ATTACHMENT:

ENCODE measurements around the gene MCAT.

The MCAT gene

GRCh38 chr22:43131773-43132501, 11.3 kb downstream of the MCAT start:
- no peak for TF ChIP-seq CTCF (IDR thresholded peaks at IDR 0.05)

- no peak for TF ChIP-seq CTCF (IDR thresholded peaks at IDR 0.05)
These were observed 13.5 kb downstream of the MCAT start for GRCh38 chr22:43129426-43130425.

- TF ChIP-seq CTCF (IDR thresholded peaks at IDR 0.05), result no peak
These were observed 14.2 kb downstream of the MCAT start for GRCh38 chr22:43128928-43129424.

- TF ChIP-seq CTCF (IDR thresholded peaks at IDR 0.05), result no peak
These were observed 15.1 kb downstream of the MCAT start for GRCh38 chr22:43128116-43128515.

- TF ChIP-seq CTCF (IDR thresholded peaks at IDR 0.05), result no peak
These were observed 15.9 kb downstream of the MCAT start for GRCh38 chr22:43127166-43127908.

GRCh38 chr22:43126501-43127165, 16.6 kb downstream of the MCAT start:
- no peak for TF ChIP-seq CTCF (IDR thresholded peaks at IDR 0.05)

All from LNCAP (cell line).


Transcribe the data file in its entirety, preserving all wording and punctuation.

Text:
ENCODE measurements around the gene MCAT.

The MCAT gene

GRCh38 chr22:43131773-43132501, 11.3 kb downstream of the MCAT start:
- no peak for TF ChIP-seq CTCF (IDR thresholded peaks at IDR 0.05)

- no peak for TF ChIP-seq CTCF (IDR thresholded peaks at IDR 0.05)
These were observed 13.5 kb downstream of the MCAT start for GRCh38 chr22:43129426-43130425.

- TF ChIP-seq CTCF (IDR thresholded peaks at IDR 0.05), result no peak
These were observed 14.2 kb downstream of the MCAT start for GRCh38 chr22:43128928-43129424.

- TF ChIP-seq CTCF (IDR thresholded peaks at IDR 0.05), result no peak
These were observed 15.1 kb downstream of the MCAT start for GRCh38 chr22:43128116-43128515.

- TF ChIP-seq CTCF (IDR thresholded peaks at IDR 0.05), result no peak
These were observed 15.9 kb downstream of the MCAT start for GRCh38 chr22:43127166-43127908.

GRCh38 chr22:43126501-43127165, 16.6 kb downstream of the MCAT start:
- no peak for TF ChIP-seq CTCF (IDR thresholded peaks at IDR 0.05)

All from LNCAP (cell line).